Blocking B cells can sometimes make MS worse

Sergott RC, Bennett JL, Rieckmann P, Montalban X, Mikol D, Freudensprung U, Plitz T, van Beek J; ATON Trial Group.ATON: Results from a Phase II randomized trial of the B-cell-targeting agent atacicept in patients with optic neuritis.J Neurol Sci. 2015 . pii: S0022-510X(15)00086-6. doi: 10.1016/j.jns.2015.02.019. [Epub ahead of print]

The 36-week ATON study compared the efficacy and safety of atacicept with matching placebo in 34 patients with unilateral optic neuritis as a clinically isolated syndrome. Atacicept (150mg) was administered twice weekly for 4weeks (loading period), then once weekly for 32weeks. The ATON study was terminated prematurely by the sponsor when an independent Data and Safety Monitoring Board review observed increased multiple sclerosis (MS)-related disease activity in the atacicept arms of the concurrent ATAcicept in MS (ATAMS) study. Analysis of the prematurely terminated ATON study showed that the mean (standard deviation) change from baseline in retinal nerve fiber layer thickness at last observed value in the affected eye was -8.6 (10.1) μm in patients treated with atacicept (n=15) compared with -17.3 (15.2) μm in patients treated with placebo (n=16). In the atacicept treatment group, a higher proportion of patients converted to clinically definite MS during the double-blind period compared with placebo (35.3% [6/17] vs 17.6% [3/17]). Treatment-emergent adverse events were similar across both treatment groups in the double-blind period. A dichotomy emerged with more atacicept-treated patients converting to relapsing-remitting MS compared with placebo-treated patients, despite the same patients experiencing less axonal loss after an optic neuritis event.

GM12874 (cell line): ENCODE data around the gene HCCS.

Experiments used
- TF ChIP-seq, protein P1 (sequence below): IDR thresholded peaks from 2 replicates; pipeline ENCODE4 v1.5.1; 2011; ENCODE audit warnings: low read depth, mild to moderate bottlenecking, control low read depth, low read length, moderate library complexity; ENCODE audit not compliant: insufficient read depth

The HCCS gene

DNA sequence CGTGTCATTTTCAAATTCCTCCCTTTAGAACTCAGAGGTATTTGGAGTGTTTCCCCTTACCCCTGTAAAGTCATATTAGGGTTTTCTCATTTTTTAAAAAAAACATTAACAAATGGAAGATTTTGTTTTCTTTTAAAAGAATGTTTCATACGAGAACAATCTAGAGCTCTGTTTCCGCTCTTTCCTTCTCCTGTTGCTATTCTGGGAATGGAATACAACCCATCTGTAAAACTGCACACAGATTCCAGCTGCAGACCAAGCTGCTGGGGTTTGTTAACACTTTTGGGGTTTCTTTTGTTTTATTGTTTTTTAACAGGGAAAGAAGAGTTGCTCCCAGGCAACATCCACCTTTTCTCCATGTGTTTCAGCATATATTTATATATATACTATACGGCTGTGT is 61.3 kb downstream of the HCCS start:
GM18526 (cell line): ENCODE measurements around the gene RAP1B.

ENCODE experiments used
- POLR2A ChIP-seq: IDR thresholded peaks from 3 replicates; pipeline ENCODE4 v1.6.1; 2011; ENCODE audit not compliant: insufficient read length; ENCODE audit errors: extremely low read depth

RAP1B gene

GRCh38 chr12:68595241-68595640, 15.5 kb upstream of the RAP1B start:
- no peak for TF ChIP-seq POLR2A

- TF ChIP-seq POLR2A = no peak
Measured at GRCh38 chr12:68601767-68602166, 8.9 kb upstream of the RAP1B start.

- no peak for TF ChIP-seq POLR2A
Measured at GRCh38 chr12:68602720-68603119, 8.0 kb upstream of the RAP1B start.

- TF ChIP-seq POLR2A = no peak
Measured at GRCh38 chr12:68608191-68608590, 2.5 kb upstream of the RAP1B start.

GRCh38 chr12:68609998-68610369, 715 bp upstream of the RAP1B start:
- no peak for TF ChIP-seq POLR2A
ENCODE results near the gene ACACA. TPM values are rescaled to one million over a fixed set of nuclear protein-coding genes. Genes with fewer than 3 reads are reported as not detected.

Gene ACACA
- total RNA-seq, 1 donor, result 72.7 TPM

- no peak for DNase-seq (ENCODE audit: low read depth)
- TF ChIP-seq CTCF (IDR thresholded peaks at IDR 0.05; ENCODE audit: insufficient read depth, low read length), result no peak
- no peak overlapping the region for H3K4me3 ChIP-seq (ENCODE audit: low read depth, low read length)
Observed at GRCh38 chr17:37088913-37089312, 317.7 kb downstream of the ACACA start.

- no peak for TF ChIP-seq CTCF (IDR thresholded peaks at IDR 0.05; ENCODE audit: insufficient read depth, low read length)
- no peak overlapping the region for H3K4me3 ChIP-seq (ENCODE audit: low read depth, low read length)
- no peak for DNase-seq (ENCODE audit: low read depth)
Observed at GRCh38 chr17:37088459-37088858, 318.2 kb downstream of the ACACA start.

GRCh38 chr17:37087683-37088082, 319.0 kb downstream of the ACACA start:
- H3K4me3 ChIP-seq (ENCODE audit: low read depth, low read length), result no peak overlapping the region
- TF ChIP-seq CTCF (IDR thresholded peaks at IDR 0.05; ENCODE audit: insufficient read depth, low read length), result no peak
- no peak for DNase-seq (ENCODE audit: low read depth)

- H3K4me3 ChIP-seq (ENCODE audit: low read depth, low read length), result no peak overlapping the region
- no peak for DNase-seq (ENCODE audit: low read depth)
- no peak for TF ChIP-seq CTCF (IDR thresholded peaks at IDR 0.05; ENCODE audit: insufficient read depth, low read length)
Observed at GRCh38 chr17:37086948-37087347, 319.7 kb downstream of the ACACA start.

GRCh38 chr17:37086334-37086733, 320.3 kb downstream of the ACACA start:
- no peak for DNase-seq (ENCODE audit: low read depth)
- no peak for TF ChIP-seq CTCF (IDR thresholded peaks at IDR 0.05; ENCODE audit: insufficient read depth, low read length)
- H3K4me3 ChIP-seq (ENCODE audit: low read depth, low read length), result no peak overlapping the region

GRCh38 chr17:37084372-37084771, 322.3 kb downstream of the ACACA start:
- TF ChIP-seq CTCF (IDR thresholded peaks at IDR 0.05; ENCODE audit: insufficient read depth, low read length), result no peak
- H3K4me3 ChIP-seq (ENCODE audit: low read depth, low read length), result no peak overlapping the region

Pharma have the herding mentality and once there is is a hit in one therapeutic area then they all follow so as anti-CD20 wih rituximab spawned a couple of of others, another company is trying anti-CD19 anti-B cell therapy but then there was atacicept. This blocks a B cell growth factor but rather than stopping MS, it made MS worse and so in this stuy in optic neuritis it also appeared to make MS worse as it enhanced the occurrence of the second symptom leading to a diagnosis of MS. However in this study they found that there was a suggestion that less nerve loss occurred. This disconnect is yet another example that there are different mechanisms at play when it comes to nerve damage and it cannot be assume that something that blocks nerve damage will be good for stopping the inflammatory response that drives relapsing disease.

The important point is that we need to understand why this went wrong as it is a key how to realise how to make things work. It is also shows that trials can sometimes go wrong and we have to be grateful that some people will take this risk to ensure that progress ultimately occurs.

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  • Is it possible that this drug fails where Rituxan succeeds because Atacicept simply inhibits B cell activity and Rituxan actually destroys the cells? This idea would play well with the hypothesis that the EBV infecting B cells plays a role in activating the disease. Perhaps blocking the immune response of B cells while leaving them intact multiplies the disease activation qualities of EBV, since the nasties are still resident in the body within the now emasculated B cells… Or is this going too far out on a limb?

    • Many B cells only have a show life span measured in weeks so if you block growth and leave them, they will still die and I think news one should not get made to replace them so it should deplete, but there are cells that may be left and these are the important ones

  • Probably a really basic question, but if B cells have a short life, what happens to the EBV within them when they die, and how does it persist for your whole life?

    Also, I thought there was a study that showed B cells infected with EBV were immortal?

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